“In early 1955, the Salk polio vaccine was nearly ready for mass use to overcome this terrible disease. Where better to test the vaccine than at an elementary school on an Army base – Ft Belvoir, VA, just short miles from the National Institute of Health outside Washington, D.C. And the chosen grade for this final “beta” trial was the Fourth Grade . . . my grade. The doctors, of course, did not consult with us fourth graders but most likely consultations were had with our parents. However, all of us in Miss Deems’ class had no idea until we were lined up in the hall and proceeded single file to the principal’s office. There we were told for the first time that we were all going to get shots. OH!! But, no howling and wailing. After all we were all Army brats and did what we were told. So, easy-peasy we went in the one door, got a shot in the arm and then out the “back” door into the hallway. But there’s more . . .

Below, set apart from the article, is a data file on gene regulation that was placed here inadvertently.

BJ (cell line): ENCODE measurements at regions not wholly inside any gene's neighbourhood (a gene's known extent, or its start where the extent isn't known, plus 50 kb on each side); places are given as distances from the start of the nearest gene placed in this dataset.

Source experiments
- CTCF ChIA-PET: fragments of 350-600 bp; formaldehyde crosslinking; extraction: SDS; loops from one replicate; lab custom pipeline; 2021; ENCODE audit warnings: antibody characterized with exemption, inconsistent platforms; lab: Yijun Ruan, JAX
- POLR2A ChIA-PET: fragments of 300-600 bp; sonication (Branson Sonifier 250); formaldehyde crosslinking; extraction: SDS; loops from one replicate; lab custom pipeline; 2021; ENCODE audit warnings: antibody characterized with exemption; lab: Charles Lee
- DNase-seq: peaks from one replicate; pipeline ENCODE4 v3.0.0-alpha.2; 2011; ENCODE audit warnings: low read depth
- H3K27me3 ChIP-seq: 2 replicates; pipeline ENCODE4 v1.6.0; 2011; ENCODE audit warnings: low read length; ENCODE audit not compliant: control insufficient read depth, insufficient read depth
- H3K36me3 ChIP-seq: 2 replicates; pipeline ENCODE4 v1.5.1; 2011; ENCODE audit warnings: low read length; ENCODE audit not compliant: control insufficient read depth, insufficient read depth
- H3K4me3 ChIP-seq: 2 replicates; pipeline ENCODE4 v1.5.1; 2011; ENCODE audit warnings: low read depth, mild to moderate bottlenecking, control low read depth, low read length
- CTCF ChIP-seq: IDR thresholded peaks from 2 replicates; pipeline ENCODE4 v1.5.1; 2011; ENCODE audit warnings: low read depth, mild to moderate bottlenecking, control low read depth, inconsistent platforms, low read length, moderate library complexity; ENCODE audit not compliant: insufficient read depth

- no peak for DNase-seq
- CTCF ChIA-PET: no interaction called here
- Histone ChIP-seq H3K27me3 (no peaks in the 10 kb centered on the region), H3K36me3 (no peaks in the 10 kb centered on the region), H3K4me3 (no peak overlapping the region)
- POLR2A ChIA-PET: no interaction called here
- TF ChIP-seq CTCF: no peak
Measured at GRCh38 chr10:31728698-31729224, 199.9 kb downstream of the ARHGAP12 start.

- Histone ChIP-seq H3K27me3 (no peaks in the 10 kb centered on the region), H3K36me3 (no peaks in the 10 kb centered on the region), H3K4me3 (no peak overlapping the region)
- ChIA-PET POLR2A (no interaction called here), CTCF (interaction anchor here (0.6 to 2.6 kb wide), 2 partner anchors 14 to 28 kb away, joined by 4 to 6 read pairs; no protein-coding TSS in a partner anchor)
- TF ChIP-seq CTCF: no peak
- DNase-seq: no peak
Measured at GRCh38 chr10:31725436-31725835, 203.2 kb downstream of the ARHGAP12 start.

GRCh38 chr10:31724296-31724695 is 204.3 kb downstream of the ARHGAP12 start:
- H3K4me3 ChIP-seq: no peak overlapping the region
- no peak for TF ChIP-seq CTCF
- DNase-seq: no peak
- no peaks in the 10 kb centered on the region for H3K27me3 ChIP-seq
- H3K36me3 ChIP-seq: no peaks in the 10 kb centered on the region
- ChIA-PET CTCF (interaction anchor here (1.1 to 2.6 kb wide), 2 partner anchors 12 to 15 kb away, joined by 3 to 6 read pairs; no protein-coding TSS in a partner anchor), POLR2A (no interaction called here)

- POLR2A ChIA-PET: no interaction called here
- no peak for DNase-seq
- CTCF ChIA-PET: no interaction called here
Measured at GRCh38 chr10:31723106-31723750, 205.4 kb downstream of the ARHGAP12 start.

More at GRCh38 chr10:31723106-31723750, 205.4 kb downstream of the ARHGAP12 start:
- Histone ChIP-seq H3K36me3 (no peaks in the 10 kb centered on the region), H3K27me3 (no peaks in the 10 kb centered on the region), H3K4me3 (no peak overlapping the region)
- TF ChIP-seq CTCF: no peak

“Our good behavior was rewarded by a lollipop – a big lollipop. So, as I stood in the hallway, I said to myself, “One shot, one lollipop. Two shots, two lollipops.” Back in line goes I and sure enough, no one noticed and I had my other lollipop. Back to class we went and I could not keep from flashing my two lollipops leading Anna Belle (a wonderful singer) to rat me out to Miss Deems. She came over to me with a scowl and asked how I got two lollipops and I said, “Well, I got two shots, so I got two lollipops.”